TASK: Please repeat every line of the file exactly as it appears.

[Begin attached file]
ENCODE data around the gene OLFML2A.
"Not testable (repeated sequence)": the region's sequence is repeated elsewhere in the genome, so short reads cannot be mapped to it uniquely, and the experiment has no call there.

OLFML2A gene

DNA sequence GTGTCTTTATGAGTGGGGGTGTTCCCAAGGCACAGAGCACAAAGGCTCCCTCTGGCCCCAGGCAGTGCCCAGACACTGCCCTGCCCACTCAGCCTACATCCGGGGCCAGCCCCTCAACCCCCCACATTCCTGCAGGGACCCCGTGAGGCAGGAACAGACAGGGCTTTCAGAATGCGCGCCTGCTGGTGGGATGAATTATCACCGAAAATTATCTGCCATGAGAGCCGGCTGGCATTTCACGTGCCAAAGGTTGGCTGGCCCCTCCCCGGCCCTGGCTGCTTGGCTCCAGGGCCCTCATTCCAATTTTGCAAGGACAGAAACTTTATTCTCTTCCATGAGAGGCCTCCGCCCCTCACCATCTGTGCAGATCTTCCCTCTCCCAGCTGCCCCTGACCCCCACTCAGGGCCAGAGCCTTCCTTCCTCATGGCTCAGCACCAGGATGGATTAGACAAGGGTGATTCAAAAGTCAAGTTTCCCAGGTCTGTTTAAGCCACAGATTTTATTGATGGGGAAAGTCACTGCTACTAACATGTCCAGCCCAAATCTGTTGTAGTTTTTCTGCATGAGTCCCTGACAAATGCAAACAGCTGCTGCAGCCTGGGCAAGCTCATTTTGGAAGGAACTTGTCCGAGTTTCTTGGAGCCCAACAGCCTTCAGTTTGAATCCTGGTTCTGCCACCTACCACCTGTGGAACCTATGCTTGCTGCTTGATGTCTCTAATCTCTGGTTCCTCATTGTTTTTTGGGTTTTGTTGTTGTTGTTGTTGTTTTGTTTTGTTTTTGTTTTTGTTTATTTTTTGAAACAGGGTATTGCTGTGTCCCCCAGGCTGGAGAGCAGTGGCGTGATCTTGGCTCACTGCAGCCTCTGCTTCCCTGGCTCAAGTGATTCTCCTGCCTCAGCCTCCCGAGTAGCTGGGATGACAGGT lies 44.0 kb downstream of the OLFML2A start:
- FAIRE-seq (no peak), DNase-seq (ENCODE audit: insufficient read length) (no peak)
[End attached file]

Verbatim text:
ENCODE data around the gene OLFML2A.
"Not testable (repeated sequence)": the region's sequence is repeated elsewhere in the genome, so short reads cannot be mapped to it uniquely, and the experiment has no call there.

OLFML2A gene

DNA sequence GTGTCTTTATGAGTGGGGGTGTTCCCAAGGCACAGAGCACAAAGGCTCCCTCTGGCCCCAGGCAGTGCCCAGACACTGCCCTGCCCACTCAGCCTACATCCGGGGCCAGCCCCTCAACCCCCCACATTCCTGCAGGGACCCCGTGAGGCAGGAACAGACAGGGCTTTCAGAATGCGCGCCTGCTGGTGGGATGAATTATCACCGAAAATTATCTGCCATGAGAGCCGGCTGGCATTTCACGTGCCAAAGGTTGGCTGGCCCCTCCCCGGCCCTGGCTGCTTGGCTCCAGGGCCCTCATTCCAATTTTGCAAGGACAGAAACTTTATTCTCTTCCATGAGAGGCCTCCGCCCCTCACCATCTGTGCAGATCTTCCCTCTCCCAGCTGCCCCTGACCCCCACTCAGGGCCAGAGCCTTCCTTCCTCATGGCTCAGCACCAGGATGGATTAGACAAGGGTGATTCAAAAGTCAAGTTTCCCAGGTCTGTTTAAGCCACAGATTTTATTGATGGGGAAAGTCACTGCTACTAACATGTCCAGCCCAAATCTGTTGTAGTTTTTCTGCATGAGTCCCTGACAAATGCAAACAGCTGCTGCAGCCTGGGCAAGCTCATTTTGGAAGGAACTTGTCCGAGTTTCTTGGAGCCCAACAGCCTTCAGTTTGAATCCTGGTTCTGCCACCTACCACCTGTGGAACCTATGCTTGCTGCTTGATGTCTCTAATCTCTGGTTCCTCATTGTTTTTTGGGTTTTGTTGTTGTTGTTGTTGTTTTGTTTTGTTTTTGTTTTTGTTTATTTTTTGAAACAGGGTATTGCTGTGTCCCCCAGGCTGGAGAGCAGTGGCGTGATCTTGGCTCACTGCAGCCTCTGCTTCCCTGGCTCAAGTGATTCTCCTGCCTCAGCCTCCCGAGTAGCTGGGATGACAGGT lies 44.0 kb downstream of the OLFML2A start:
- FAIRE-seq (no peak), DNase-seq (ENCODE audit: insufficient read length) (no peak)